Beijing yesterday rejected Taiwan’s protest over Cambodia handing over Taiwanese fraud suspects to Chinese authorities, saying for the first time that the cross-strait communications mechanism “has been suspended” since the new government took office in Taipei last month.
China’s Taiwan Affairs Office spokesperson An Fengshan (安峰山) made the remark while answering reporters’ questions about Taipei’s protest over Cambodia’s decision to accept Beijing’s demand and send Taiwanese telecommunications fraud suspects to China for prosecution.
The mechanism for contact and communication between China and Taiwan “has been suspended” since May 20, as Taipei has not recognized the so-called “1992 consensus,” which he said is the foundation for cross-strait relations that embodies the “one China” principle.
Beijing has repeatedly said that the new government of President Tsai Ing-wen (蔡英文) must accept the “1992 consensus” for what it called the warm bilateral ties over the past eight years to continue.
The “1992 consensus” refers to a tacit understanding reached during cross-strait talks in 1992 that both Taiwan and China acknowledge that there is “one China,” with each side having its own interpretation of what that means. In 2006, former Mainland Affairs Council chairman Su Chi (蘇起) admitted he made up the term in 2000, before the Chinese Nationalist Party (KMT) handed power to the Democratic Progressive Party.
Efforts to fight telecom fraud and to protect the rights of victims have won the support of people in both China and Taiwan, An said.
He said that there were 25 Taiwanese in the group of 39 suspects sent to China on Friday, although earlier reports indicated that the group sent to Wenzhou in Zhejiang Province included 18 Taiwanese.
An’s comments came after the Mainland Affairs Council issued a statement on Friday voicing regret and protesting China’s failure to respect the appeal by Taiwan that no more Taiwanese suspects should be sent to China until the two sides can work out a set of principles on how to handle such issues.
Taipei has come under domestic pressure and has tried to prevent Taiwanese arrested overseas from being deported to China, although that pressure has eased after revelations that tens of thousands of Taiwanese, many of whom operate abroad to avoid detection, might be engaging in fraud targeting not only Chinese, but Taiwanese as well.
Dozens of Taiwanese fraud suspects were extradited from Kenya to China through Malaysia earlier this year, triggering an angry response.
As of press time last night, no response was available from the Mainland Affairs Council on An’s remarks.
SURPRISE GUEST: Media reports identified the visitor as Admiral Michael Studeman, director of the J2, which oversees intelligence at the US military’s Indo-Pacific Command A two-star US Navy admiral overseeing US military intelligence in the Asia-Pacific region has made an unannounced visit to Taiwan, two sources told Reuters on Sunday. The sources, who include a Taiwanese official familiar with the situation, said the official was Rear Admiral Michael Studeman. They were speaking on condition of anonymity. After initially saying on Sunday night that it had no comment about the report, the Ministry of Foreign Affairs said it welcomed the visit of an “unidentified US official,” but declined to give more details because the trip “has not been made public.” Presidential Office spokesman Xavier Chang (張惇涵) yesterday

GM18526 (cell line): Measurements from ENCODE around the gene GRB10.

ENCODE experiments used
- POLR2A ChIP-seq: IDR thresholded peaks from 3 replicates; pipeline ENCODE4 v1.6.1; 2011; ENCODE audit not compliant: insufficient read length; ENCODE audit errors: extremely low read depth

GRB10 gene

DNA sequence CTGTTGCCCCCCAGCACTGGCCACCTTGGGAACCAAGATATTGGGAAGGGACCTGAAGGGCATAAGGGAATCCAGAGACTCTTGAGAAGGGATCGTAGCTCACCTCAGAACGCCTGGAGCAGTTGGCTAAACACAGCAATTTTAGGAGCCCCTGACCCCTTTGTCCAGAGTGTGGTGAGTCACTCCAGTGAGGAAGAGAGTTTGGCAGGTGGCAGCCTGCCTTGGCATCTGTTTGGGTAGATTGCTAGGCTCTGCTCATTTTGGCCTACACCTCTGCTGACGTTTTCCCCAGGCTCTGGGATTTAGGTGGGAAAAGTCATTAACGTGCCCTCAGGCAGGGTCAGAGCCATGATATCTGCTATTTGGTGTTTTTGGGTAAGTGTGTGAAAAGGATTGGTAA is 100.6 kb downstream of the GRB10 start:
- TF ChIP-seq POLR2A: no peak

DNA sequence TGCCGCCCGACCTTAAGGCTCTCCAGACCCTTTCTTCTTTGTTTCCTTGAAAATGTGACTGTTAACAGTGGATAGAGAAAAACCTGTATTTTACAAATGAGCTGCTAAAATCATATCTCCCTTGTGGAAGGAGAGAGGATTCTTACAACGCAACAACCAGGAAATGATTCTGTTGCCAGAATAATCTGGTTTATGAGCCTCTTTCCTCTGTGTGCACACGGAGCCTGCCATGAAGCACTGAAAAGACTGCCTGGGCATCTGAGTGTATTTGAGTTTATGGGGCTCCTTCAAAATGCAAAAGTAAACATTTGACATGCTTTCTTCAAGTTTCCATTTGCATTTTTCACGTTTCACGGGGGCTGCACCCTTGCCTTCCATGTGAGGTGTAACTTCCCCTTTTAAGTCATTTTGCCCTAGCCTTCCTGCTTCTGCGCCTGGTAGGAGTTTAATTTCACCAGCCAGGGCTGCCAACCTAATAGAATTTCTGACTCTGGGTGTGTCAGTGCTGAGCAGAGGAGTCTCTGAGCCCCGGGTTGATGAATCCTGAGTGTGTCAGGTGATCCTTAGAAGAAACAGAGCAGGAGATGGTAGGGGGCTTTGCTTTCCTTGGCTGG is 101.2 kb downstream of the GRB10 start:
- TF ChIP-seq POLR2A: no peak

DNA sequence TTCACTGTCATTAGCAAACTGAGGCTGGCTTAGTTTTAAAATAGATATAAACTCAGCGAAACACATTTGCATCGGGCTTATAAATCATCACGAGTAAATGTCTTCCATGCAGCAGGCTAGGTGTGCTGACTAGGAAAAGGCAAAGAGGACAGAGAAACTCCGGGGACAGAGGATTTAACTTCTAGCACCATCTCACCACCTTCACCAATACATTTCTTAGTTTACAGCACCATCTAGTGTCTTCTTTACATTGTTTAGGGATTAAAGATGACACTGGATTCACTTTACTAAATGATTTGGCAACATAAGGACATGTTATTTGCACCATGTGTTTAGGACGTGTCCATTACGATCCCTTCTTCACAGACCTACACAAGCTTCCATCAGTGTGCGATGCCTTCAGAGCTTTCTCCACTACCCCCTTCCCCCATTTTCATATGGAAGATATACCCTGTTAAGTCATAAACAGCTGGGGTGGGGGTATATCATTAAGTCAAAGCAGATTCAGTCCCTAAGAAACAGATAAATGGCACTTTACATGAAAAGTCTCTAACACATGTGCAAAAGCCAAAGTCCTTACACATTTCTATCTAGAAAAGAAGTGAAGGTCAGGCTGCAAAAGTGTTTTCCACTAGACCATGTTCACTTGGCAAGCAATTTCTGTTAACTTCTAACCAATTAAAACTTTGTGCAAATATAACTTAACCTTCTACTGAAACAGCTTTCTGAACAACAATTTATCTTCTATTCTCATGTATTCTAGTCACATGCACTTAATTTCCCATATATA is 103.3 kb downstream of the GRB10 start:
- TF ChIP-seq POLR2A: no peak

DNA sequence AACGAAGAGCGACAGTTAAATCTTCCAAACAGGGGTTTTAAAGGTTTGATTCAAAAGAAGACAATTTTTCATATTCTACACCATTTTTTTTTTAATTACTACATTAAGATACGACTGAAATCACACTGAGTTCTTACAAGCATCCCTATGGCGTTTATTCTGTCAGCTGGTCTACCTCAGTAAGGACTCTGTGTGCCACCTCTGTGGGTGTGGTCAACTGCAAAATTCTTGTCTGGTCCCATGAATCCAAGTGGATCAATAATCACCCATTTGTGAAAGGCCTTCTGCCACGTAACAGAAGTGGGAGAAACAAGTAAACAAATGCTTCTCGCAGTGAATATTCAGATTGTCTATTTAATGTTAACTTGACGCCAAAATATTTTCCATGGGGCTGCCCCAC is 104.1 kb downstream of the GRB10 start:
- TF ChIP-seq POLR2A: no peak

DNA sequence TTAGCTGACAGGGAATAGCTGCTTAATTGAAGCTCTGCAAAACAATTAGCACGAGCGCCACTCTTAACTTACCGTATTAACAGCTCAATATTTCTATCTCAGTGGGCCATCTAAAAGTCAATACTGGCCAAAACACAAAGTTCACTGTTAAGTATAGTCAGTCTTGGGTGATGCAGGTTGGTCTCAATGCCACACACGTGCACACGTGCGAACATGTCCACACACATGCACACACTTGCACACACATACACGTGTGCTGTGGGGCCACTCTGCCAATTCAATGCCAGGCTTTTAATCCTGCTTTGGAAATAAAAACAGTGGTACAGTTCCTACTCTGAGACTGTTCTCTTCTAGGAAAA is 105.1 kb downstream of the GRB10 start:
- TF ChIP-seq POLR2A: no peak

AUTUMN STRUGGLE: The KMT and TPP set up stages on the rally’s sidelines, while Want Want boss Tsai Eng-meng said the DPP was curtailing freedom of speech Tens of thousands of people in Taipei yesterday took part in the “Autumn Struggle” (秋鬥) — an annual protest march by labor groups — but with this year’s focus on rejecting the government’s plan to allow imports of US pork containing ractopamine residue. “Against poisonous pork, against double standards, against a party-state,” the protesters, mostly wearing black, chanted in front of the rally’s main stage on Ketagalan Boulevard at about noon, before a parade set off at 2pm. Autumn Struggle spokesperson Lee Chien-cheng (李建誠) said this year’s march was divided into three teams, with the first team urging food safety and labor
DEFENSE: The construction of indigenous submarines will be a testament to the nation’s commitment to safeguard its sovereignty, President Tsai Ing-wen said President Tsai Ing-wen (蔡英文) yesterday presided over a ceremony to mark the start of construction of the nation’s first indigenous submarine at state-run shipbuilder CSBC Corp’s (台灣國際造船) shipyard in Kaohsiung. “This submarine is an important part of allowing our navy to develop asymmetric warfare and to intimidate and block enemy ships from surrounding Taiwan’s main island,” Tsai said. “With the construction of the submarine to its future commission, we will certainly let the world know our persistence in safeguarding our sovereignty.” Tsai has made boosting the nation’s indigenous defense capacity a central pillar of her defense policy. She recently relaunched the
TIMELINE QUESTIONS: Chen Shih-chung said: ‘If anyone could assure us that we could get the shots in the first quarter of next year, we could set off firecrackers’ Taiwan has secured nearly 15 million COVID-19 vaccine doses, the Central Epidemic Command Center (CECC) said yesterday, as it reported five new imported infections among travelers from Indonesia and the Philippines. Minister of Health and Welfare Chen Shih-chung (陳時中), who heads the center, said that Taiwan on Monday signed a procurement contract with a COVID-19 vaccine manufacturer and paid a deposit to secure 10 million doses. It was the first contract finalized with a manufacturer and negotiations are under way with three other vaccine makers, Chen said. With the more than 4.6 million doses that can be obtained through the COVAX platform —